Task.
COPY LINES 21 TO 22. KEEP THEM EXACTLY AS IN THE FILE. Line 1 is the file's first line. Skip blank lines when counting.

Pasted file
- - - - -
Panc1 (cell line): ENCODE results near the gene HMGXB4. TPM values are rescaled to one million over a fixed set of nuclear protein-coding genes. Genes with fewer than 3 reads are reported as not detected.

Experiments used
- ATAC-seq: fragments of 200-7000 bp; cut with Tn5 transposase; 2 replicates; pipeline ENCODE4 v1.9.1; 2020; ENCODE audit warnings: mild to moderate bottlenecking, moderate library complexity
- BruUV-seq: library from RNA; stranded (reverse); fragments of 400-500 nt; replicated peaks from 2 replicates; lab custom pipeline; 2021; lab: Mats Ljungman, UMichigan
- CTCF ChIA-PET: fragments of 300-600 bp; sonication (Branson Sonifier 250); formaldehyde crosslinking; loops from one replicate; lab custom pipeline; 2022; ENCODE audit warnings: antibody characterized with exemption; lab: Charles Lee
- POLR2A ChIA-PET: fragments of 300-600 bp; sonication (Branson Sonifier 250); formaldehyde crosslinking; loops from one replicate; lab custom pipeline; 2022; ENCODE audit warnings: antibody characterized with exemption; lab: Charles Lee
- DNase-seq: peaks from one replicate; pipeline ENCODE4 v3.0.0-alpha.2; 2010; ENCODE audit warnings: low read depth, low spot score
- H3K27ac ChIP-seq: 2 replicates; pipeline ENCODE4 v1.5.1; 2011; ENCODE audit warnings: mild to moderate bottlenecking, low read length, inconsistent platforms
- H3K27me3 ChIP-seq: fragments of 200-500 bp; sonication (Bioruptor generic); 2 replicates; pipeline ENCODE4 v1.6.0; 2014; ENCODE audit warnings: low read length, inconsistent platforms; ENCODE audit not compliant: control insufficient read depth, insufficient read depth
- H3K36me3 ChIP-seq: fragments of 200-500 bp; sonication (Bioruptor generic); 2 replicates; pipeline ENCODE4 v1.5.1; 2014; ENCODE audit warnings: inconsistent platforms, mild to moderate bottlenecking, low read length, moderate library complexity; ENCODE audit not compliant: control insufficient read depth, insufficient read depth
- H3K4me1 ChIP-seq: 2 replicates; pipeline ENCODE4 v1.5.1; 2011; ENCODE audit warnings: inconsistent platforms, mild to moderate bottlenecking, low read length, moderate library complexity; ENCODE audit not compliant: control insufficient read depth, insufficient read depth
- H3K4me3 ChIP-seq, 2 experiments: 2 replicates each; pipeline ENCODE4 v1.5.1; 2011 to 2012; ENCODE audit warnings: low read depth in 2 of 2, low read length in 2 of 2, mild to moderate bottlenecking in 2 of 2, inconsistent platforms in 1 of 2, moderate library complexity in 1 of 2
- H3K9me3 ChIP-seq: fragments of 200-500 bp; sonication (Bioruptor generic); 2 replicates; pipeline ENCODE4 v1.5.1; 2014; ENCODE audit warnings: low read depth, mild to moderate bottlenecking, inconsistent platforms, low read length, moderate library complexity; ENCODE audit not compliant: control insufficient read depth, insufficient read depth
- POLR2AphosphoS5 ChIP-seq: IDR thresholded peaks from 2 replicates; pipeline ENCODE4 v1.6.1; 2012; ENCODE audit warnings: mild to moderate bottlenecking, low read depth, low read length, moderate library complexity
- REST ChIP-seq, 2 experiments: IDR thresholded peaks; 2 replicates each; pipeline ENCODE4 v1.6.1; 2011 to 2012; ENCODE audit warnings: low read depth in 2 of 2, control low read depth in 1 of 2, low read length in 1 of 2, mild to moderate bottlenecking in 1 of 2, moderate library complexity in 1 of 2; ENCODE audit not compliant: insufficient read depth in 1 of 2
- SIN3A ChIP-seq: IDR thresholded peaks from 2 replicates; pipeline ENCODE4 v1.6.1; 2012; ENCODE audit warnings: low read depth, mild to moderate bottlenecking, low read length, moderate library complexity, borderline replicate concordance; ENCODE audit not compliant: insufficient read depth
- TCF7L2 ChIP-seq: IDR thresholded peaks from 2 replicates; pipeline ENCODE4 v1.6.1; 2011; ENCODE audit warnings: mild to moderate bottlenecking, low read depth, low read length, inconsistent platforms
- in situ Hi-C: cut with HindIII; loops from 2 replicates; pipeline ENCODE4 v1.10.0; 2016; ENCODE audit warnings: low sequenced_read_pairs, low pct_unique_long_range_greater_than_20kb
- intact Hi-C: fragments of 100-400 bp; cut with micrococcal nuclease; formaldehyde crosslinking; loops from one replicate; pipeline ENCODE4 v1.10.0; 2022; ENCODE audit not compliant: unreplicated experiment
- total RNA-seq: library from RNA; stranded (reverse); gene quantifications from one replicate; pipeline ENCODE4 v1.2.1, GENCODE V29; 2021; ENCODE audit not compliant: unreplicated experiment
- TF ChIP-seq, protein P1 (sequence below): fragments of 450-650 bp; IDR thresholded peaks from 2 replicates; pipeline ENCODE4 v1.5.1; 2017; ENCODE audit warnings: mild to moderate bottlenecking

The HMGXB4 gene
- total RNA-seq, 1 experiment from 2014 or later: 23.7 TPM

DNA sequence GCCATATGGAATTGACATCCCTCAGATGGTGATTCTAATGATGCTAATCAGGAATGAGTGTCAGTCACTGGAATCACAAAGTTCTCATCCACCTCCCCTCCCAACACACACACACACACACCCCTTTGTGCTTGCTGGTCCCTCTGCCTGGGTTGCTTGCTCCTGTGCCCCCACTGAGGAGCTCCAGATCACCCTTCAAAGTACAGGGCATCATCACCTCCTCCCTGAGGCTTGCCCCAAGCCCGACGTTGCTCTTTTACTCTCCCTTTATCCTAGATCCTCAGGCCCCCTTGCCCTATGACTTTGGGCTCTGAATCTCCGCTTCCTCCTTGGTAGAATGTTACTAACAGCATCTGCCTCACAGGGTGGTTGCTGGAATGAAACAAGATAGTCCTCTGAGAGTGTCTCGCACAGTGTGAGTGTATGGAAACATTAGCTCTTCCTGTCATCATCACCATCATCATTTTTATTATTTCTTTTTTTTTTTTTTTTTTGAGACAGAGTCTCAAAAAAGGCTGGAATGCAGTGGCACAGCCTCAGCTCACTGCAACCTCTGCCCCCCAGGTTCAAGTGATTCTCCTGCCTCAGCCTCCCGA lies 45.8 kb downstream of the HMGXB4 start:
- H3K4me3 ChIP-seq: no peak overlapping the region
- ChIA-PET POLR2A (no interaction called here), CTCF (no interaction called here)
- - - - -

- TF ChIP-seq, protein P1 (sequence below): fragments of 450-650 bp; IDR thresholded peaks from 2 replicates; pipeline ENCODE4 v1.5.1; 2017; ENCODE audit warnings: mild to moderate bottlenecking

The HMGXB4 gene